I’m working my way through Karen Bowman’s Corsets and Codpieces (2015) from Pen and Sword Books.
Be aware that if you’re looking for an academic text on the subject, this is probably not the book for you. It’s got great information, but no citations for any of it.
If fashion has taught us anything, it’s that any device which makes your skirt poof out is going to be dangerous as shit and give plenty of women cause for embarrassment. As long as you stand perfectly still, away from any furniture, fire, or other people, you’ll look fantastic. Let’s start with eighteenth-century hoops and panniers:
According to the Derby Mercury on Friday, 7 December 1748, “Last night the ball at St. James was very brilliant, their royal highnesses the prince and princess of Wales opened it, and afterward Prince George and Princess Augusta danced. An accident happened at the ball which put two ladies into a great confusion; one of them going to take her seat by the other, in taking up the side of her hoop happened, by accident to fling it over her head, which caught hold of a spring of diamonds and could not be disentangled for some time which however ended with no other bad consequences than much disordering the ladies [sic] head and occasioning some mirth to the noble audience” (67).
Hoops and panniers gave way to a different shape at the end of the eighteenth century, a shape that is probably more famous in its later reincarnation as the Victorian bustle. Instead of women being wide from side to side, they’d be long from front to back. This early version was rather hilariously called a “cork rump”. It’s exactly what it sounds like. A big lump of cork, in the shape of a butt, that was tied around a woman’s waist, filling out the back of her dress, like so:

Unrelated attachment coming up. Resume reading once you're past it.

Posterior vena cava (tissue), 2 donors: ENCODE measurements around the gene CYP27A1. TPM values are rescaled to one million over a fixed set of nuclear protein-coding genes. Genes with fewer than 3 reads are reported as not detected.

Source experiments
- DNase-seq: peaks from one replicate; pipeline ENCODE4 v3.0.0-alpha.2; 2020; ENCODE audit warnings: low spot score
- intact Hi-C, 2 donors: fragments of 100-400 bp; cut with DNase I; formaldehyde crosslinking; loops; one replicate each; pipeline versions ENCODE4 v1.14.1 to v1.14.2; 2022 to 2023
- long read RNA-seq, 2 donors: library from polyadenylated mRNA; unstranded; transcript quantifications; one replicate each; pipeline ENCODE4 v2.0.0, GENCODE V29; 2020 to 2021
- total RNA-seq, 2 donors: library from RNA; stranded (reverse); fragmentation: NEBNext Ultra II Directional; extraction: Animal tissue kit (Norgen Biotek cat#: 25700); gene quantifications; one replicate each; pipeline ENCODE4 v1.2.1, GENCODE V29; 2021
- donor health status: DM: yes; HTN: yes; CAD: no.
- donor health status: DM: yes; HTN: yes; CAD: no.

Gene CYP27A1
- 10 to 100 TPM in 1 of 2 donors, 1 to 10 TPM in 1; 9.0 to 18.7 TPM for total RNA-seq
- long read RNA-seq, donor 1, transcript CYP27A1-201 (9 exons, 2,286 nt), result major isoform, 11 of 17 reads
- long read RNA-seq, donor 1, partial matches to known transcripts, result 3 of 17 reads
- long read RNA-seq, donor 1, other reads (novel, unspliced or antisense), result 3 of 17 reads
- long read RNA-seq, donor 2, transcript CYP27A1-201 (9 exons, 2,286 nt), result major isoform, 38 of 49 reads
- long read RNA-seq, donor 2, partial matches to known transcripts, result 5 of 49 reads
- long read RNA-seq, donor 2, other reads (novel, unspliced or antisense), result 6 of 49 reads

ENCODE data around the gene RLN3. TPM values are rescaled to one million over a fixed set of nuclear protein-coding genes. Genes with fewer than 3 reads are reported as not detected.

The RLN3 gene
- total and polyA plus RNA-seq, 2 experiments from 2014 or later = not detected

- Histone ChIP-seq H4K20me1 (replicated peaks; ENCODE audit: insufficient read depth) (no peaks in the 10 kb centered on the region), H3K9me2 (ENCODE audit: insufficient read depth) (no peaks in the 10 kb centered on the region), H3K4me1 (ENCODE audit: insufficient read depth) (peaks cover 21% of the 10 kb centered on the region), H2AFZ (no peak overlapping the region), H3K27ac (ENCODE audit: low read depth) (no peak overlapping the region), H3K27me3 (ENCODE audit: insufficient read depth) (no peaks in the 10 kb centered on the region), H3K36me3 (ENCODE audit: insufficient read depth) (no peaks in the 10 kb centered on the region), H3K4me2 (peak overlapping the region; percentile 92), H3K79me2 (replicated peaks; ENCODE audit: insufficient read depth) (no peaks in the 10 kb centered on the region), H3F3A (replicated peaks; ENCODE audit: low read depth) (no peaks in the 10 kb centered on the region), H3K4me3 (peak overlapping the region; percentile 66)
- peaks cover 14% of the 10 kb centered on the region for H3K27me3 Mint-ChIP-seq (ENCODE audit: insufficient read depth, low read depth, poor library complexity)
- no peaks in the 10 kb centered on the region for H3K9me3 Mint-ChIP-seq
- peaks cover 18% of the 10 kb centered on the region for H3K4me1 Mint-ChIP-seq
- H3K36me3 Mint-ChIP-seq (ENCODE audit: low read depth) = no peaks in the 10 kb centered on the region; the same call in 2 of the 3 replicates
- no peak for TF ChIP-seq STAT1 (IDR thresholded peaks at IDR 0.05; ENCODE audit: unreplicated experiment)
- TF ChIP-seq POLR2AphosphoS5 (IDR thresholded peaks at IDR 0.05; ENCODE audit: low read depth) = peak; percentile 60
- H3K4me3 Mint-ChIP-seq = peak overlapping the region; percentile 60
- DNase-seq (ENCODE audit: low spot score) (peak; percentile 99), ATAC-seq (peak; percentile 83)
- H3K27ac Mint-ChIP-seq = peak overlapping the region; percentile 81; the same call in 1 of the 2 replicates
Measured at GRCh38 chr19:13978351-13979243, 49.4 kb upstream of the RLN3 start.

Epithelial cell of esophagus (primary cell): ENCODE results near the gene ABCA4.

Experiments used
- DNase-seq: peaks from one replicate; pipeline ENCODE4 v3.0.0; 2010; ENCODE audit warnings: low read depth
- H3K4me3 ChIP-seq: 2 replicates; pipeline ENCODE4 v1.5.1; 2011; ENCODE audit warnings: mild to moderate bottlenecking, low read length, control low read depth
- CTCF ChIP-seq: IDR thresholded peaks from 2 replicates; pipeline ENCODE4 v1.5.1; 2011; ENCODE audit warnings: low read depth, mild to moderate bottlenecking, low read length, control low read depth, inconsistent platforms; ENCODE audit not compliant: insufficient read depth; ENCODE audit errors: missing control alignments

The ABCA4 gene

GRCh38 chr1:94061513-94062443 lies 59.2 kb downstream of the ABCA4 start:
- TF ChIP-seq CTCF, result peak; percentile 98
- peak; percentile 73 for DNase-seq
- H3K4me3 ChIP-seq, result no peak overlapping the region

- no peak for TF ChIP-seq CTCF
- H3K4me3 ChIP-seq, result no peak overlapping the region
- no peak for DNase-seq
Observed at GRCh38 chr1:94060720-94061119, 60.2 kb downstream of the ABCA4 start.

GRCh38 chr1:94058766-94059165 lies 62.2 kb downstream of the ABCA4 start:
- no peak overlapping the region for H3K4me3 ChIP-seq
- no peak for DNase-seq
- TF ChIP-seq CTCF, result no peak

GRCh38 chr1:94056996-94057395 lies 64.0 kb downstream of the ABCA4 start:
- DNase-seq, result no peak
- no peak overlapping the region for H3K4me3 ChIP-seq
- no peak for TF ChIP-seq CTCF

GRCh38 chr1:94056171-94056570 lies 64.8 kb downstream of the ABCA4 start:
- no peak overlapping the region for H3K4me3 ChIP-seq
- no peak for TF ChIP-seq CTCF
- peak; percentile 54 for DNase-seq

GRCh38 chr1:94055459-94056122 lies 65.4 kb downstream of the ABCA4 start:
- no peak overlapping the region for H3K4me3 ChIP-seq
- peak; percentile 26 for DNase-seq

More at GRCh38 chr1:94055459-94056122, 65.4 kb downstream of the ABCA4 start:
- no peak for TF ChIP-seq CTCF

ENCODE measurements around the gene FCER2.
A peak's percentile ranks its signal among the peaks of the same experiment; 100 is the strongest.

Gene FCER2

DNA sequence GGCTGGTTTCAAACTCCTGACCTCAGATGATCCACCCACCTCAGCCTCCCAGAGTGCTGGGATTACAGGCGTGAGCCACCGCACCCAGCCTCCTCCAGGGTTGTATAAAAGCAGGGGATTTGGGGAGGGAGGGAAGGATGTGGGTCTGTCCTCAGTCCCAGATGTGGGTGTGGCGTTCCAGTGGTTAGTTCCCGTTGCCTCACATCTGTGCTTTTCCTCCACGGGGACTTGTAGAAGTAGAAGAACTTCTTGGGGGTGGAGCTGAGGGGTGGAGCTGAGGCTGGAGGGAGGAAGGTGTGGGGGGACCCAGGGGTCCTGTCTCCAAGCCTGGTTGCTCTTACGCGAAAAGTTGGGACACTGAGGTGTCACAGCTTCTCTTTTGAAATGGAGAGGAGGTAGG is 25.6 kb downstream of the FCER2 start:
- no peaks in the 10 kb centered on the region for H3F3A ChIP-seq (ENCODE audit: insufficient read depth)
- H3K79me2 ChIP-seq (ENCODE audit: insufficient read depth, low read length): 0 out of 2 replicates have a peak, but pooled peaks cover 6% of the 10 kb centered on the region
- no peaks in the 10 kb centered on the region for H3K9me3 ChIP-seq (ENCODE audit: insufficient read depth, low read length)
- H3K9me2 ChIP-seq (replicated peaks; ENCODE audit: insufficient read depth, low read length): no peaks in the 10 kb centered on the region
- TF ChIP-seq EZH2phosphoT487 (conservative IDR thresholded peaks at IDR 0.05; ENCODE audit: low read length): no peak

However, some people were just as baffled by the cork rump as they were by panniers. In an issue of the Weekly Miscellany from December 1776, one contributor writes, “A most ingenious author has made it a question, whether a man marrying a woman may not lawfully sue for divorce on the grounds that she is not the same person? What with the enormous false head-dress – painting – and this new-fangled cork substitute – it would be almost impossible for a man to know his bride on the morning of his nuptials” (69).
One hysterical story reads thus:
“During a riot which broke out during an election at Westminster in 1784 the Guards were called and the crowd fired upon. Two ladies lost portions of their wigs, several were ‘deprived of their eye-brows’and one woman had her cork rump shot off” (69).